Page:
Think outside the bag

Toolbox clutch by Elena Scarmagnan

There is something intimate going on between women and their handbags. You could say they’re a woman’s extension, judging by how lost we feel if separated from them: walking and standing feels awkward and unnatural when we’re not holding on to our totes, clutches, purses or shoppers.
For our delight, we have an endless variety to choose from when looking for our next favourite or collecting the right bag for each occasion. Designer handbags are the most widely desired, as they also incorporate craftsmanship, luxury and status. Not many of us, though, can afford a Hermes or a Louis Vuitton piece, yet walking around in the city – in Sydney and in Italy for sure – you’ll see hundreds of designer bags under ladies’ arms. Will all of them be originals? Probably not. Would I spend thousands of dollars and wait years to have a Birkin, after seeing copies in shops and on the street every day? Maybe not.
How, then, do you find a bag that complements your personality and your outfit for a reasonable price, without getting you lost in the mass? My answer is to try vintage shops, or visit the markets, or check out local artists for a handcrafted piece. I believe that is where you should look, until a beautiful Miu Miu bag comes your way.
In the hunt for a unique but affordable bag, you could even look in your own backyard. You would expect to see a bag you love in a shop window, possibly in a magazine, maybe online. Instead, I found mine in the shed.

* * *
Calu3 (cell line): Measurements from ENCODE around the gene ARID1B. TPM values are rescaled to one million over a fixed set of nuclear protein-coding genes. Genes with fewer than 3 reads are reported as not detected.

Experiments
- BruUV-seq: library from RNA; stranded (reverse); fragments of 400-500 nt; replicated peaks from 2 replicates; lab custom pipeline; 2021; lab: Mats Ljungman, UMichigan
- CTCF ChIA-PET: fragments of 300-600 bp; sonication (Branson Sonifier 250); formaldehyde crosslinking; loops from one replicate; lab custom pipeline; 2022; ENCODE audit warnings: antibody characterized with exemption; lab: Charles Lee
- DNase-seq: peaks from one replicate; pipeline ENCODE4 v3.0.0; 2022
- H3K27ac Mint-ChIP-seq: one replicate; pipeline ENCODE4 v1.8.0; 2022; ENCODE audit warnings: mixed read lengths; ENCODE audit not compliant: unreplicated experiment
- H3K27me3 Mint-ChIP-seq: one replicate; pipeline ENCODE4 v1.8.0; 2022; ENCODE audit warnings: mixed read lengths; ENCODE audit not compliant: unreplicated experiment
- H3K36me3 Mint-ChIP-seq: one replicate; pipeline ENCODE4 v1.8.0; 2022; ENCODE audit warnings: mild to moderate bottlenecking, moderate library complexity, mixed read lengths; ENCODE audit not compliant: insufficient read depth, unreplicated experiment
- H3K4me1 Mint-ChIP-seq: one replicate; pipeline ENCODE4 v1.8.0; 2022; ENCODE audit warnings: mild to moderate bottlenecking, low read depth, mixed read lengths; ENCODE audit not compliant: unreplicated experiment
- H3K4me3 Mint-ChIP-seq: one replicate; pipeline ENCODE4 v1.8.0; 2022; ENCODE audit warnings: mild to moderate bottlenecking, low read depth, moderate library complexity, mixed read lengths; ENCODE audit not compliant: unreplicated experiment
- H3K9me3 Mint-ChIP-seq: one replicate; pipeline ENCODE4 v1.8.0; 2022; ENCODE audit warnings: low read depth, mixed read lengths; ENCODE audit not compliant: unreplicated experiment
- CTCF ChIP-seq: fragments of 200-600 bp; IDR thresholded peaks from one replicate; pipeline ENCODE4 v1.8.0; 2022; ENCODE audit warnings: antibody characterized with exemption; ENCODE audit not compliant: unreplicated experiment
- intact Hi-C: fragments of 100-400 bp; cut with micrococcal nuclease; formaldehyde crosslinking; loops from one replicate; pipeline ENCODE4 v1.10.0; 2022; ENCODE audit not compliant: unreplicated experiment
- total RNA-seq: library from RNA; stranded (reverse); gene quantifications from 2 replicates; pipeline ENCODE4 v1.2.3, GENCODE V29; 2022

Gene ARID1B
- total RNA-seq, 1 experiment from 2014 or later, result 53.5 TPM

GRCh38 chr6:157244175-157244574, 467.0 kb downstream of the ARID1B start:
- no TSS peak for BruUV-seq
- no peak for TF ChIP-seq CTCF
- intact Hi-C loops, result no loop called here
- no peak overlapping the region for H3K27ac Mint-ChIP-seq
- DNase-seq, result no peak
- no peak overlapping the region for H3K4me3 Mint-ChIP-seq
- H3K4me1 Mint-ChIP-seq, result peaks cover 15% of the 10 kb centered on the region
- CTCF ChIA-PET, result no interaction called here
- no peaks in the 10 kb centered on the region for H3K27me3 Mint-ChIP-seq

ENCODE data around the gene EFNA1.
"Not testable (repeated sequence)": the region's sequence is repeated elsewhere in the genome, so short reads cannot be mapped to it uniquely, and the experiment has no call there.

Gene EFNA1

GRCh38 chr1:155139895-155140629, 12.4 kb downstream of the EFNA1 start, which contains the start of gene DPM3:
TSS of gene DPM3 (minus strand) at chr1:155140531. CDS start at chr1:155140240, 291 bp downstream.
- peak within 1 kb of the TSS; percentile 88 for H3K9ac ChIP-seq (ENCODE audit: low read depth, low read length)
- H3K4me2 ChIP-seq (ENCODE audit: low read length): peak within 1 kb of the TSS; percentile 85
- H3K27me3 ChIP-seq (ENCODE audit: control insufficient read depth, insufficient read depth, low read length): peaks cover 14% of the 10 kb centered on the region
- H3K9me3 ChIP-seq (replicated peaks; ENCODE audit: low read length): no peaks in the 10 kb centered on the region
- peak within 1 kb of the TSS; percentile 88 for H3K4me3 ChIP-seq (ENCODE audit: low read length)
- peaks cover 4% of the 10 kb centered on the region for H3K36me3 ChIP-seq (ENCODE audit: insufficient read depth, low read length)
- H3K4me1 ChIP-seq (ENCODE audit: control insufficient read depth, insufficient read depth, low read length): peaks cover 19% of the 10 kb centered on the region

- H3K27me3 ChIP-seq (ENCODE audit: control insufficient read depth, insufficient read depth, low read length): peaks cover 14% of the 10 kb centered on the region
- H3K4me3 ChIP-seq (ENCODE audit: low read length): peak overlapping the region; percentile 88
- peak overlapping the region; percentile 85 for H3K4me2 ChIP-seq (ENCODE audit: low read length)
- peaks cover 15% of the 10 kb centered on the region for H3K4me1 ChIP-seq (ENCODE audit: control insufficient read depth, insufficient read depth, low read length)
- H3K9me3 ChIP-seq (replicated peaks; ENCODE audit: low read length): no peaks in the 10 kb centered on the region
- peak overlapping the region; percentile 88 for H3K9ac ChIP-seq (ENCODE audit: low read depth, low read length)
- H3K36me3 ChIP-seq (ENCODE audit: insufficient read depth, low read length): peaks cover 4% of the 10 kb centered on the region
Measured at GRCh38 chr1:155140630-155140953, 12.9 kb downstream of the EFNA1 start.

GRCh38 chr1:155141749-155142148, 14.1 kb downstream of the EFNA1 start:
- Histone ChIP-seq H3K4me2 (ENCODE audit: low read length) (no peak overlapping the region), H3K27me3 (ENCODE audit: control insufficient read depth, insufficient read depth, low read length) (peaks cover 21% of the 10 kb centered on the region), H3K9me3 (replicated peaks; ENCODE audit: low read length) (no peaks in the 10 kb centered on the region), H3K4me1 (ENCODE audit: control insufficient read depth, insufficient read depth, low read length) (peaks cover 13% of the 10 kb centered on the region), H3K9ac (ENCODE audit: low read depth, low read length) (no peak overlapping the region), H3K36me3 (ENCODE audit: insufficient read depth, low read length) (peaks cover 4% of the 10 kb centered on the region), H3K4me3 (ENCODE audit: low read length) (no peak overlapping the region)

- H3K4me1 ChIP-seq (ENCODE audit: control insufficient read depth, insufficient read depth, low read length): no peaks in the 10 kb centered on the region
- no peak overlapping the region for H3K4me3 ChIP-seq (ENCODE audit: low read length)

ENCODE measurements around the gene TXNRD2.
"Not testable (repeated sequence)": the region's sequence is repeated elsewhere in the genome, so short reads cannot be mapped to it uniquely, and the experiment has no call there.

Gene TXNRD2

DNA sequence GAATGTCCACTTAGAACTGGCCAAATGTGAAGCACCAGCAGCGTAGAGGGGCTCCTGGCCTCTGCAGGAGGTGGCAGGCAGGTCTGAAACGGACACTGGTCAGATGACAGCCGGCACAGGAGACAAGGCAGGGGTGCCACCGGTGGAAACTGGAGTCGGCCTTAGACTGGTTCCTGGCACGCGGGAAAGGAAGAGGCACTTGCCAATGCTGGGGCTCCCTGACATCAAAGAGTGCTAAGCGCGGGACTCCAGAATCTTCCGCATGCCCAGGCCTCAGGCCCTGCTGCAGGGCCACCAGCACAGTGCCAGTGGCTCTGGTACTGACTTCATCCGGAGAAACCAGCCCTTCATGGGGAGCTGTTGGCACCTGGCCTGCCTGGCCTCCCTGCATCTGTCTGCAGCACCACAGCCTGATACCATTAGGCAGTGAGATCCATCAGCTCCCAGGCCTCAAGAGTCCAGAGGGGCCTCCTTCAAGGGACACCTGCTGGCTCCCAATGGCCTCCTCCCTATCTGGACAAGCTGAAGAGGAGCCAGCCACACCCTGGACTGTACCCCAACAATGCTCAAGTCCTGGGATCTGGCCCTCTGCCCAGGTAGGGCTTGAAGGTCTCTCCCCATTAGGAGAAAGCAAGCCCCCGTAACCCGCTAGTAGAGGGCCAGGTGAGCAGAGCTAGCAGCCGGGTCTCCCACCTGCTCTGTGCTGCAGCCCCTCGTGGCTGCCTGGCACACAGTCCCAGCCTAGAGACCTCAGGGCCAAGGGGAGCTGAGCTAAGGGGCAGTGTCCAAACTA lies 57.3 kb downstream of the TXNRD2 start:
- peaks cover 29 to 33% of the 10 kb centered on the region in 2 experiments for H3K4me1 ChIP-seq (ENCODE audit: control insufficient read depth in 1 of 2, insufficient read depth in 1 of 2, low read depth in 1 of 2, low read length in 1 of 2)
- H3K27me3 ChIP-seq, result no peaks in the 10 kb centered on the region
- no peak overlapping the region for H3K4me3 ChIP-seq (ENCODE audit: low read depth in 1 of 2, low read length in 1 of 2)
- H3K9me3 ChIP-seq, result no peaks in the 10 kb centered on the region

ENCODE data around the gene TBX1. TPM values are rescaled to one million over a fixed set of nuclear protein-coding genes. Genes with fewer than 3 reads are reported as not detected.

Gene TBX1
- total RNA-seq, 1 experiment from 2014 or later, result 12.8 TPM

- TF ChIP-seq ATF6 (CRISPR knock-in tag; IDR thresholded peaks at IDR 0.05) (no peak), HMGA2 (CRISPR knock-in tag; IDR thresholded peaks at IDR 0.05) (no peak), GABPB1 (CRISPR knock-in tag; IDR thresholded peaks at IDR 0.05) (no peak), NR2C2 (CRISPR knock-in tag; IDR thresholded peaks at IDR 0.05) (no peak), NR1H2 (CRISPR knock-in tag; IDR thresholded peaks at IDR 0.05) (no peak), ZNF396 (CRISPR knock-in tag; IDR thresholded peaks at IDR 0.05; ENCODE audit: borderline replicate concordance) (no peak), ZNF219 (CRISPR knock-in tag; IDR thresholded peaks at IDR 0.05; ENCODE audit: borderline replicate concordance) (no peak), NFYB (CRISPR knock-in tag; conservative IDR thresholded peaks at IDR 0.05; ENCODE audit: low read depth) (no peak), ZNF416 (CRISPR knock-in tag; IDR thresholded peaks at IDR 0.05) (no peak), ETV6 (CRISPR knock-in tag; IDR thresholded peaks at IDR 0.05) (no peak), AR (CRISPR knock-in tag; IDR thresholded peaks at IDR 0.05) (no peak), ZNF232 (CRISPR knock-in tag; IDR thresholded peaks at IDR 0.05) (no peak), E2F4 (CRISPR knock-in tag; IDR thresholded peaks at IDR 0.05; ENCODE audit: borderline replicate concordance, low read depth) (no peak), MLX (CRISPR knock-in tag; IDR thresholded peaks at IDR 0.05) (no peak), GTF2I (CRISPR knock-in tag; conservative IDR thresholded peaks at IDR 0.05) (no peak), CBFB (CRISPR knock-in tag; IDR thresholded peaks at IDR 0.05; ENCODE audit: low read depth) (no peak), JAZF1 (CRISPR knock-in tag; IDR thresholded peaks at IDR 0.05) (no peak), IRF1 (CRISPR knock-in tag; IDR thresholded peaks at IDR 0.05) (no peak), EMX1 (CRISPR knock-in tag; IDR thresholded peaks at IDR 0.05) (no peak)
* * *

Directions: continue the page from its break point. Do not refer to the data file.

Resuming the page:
One day, my partner came home from a trip to a hardware warehouse, proudly carrying a brand-new, 10-piece wrench set, packed neatly in a red metallic box. In my eyes, though, it wasn’t a toolbox, but a gorgeous container that was just waiting for me to transform it into an original accessory. And that is exactly what happened.
The re-baptised handbag won me over with its masculine lines and its shiny metallic coat as bright as red-painted nails. The sharp edges and the steel latch give a strong industrial look, but the proportions of the skinny rectangle make it a perfect, extravagant accessory. It can be worn with a sleek minimalist black outfit; or with heels, jeans and a funky t-shirt; or even with a light and feminine floral dress with some red in it. The obvious handyman reference on a feminine and well-groomed woman instantly creates an androgynous look, not too far away from the tomboy trends recently outlined in press and publications.
When I first carried it, on an evening out for dinner and drinks, I noticed people staring, which is rare in a city where you can walk around barefoot and be ignored. Some might argue it is still a toolbox, and I’ll tell why I think they’re wrong: if I open it, inside you will see a mobile phone, a large wallet, and even a folded cotton cardigan. I say it’s a bag, with a strong personality.


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